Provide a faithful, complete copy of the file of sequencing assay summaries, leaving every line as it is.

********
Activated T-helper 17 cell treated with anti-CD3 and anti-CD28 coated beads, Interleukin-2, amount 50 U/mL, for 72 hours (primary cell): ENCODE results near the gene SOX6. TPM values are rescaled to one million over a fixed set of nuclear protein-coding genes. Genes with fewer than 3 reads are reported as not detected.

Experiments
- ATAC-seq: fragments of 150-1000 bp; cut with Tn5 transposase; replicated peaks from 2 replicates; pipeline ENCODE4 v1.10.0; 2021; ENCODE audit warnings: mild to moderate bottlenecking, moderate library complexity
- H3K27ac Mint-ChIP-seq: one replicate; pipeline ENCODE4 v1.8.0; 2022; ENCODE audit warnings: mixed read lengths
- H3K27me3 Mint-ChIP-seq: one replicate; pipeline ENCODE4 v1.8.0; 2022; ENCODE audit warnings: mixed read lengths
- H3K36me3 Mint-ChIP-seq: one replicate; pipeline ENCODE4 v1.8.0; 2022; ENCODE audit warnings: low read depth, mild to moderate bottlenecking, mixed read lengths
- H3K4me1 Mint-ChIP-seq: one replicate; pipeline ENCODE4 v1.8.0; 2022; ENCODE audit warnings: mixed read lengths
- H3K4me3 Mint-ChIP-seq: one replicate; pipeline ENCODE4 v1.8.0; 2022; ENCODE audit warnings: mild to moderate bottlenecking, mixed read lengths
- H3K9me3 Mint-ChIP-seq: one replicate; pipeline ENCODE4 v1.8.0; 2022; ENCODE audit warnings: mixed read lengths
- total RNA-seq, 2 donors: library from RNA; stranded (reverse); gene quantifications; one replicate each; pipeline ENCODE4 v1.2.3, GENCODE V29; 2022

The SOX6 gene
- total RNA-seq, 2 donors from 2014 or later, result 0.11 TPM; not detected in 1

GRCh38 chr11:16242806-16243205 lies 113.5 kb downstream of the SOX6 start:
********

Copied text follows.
Activated T-helper 17 cell treated with anti-CD3 and anti-CD28 coated beads, Interleukin-2, amount 50 U/mL, for 72 hours (primary cell): ENCODE results near the gene SOX6. TPM values are rescaled to one million over a fixed set of nuclear protein-coding genes. Genes with fewer than 3 reads are reported as not detected.

Experiments
- ATAC-seq: fragments of 150-1000 bp; cut with Tn5 transposase; replicated peaks from 2 replicates; pipeline ENCODE4 v1.10.0; 2021; ENCODE audit warnings: mild to moderate bottlenecking, moderate library complexity
- H3K27ac Mint-ChIP-seq: one replicate; pipeline ENCODE4 v1.8.0; 2022; ENCODE audit warnings: mixed read lengths
- H3K27me3 Mint-ChIP-seq: one replicate; pipeline ENCODE4 v1.8.0; 2022; ENCODE audit warnings: mixed read lengths
- H3K36me3 Mint-ChIP-seq: one replicate; pipeline ENCODE4 v1.8.0; 2022; ENCODE audit warnings: low read depth, mild to moderate bottlenecking, mixed read lengths
- H3K4me1 Mint-ChIP-seq: one replicate; pipeline ENCODE4 v1.8.0; 2022; ENCODE audit warnings: mixed read lengths
- H3K4me3 Mint-ChIP-seq: one replicate; pipeline ENCODE4 v1.8.0; 2022; ENCODE audit warnings: mild to moderate bottlenecking, mixed read lengths
- H3K9me3 Mint-ChIP-seq: one replicate; pipeline ENCODE4 v1.8.0; 2022; ENCODE audit warnings: mixed read lengths
- total RNA-seq, 2 donors: library from RNA; stranded (reverse); gene quantifications; one replicate each; pipeline ENCODE4 v1.2.3, GENCODE V29; 2022

The SOX6 gene
- total RNA-seq, 2 donors from 2014 or later, result 0.11 TPM; not detected in 1

GRCh38 chr11:16242806-16243205 lies 113.5 kb downstream of the SOX6 start: